Love and scandal are the best sweeteners of tea. —Henry Fielding

12 July 2007

Two from J-pan

I'm just becoming acquainted with Yasujirō Ozu. I recently rented Late Spring, which is probably his most famous movie. It's a romantic comedy. Very cute, but incredibly smart. It's about a woman who is a little older than normal marrying age (late spring, get it?) who lives with her widowed father and takes care of him. In order to get her to marry, the father pretends he is going to remarry. This is an incredibly beautiful, lyrical movie about two people who love each other very, very much but have to part. I fell in love with it immediately. The lead actress in the film, Setsuko Hara is beguiling and beautiful, and I fell in love with her as well. Her smile will make you melt, I promise. Ozu is well known to American audiences, so it's kind of embarassing that it has taken me so long to see one of his films. I should never have waited. The next one is one its way.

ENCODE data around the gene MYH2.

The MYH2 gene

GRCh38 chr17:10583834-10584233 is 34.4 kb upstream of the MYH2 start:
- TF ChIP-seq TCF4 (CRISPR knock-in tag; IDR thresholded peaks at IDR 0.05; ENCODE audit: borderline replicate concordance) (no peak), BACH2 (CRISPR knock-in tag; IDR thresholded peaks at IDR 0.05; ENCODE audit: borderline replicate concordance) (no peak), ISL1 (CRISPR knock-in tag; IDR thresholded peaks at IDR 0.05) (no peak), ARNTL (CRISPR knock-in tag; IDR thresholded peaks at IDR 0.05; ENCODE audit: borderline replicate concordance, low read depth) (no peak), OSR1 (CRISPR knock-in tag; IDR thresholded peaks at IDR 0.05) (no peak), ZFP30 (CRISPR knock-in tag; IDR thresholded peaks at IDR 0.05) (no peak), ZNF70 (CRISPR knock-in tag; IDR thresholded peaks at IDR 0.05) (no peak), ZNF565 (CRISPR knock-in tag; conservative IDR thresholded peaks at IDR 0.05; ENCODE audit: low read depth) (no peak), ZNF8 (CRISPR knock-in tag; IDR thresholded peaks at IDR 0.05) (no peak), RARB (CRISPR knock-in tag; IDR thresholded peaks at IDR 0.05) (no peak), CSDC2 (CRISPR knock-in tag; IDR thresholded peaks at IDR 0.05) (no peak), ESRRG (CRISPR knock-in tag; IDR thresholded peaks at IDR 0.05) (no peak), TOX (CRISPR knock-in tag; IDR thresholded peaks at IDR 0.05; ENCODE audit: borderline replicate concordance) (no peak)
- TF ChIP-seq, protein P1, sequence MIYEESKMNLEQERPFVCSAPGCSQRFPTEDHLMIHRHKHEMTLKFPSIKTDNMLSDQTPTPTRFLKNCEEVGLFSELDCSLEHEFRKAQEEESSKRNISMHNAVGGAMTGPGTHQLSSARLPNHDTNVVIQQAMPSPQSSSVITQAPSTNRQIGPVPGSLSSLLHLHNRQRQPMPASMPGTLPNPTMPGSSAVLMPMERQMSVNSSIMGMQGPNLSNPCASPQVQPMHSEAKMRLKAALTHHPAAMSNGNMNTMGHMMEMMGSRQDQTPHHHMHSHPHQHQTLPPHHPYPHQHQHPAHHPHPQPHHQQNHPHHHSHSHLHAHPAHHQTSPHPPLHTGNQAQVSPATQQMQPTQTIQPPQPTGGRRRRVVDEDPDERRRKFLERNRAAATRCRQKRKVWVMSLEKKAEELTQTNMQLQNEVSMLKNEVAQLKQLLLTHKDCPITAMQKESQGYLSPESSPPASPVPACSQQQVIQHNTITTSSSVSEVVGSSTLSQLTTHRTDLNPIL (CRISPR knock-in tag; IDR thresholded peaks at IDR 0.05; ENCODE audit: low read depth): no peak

I also caught Isao Takahata's 1988 anime film Grave of the Fireflies, which is about two young orphans whose parents are killed during the bombings on Tokyo in World War II. The two go to live with their monster of an aunt for a while, but finally shove off on their own. The film begins with the death of the boy, so I guess it isn't giving too much away to say that this is a sad movie that does not end well. The thing is, saying that the movie is sad doesn't do Grave of the Fireflies justice at all. It's easily the saddest animated film I've ever seen. I was a mess. The portrait of devastation in Japan is incredibly moving and this story of a brother and sister trying to survive in the wake of war knows how to pull on its audience's heartstrings. Takahata knows what he's doing, too. He is influenced by the Japanese masters and his work reflects classic Japanese cinema. He even composes one of his shots to look exactly like a famous shot in Kon Ichikawa's Fires on the Plain.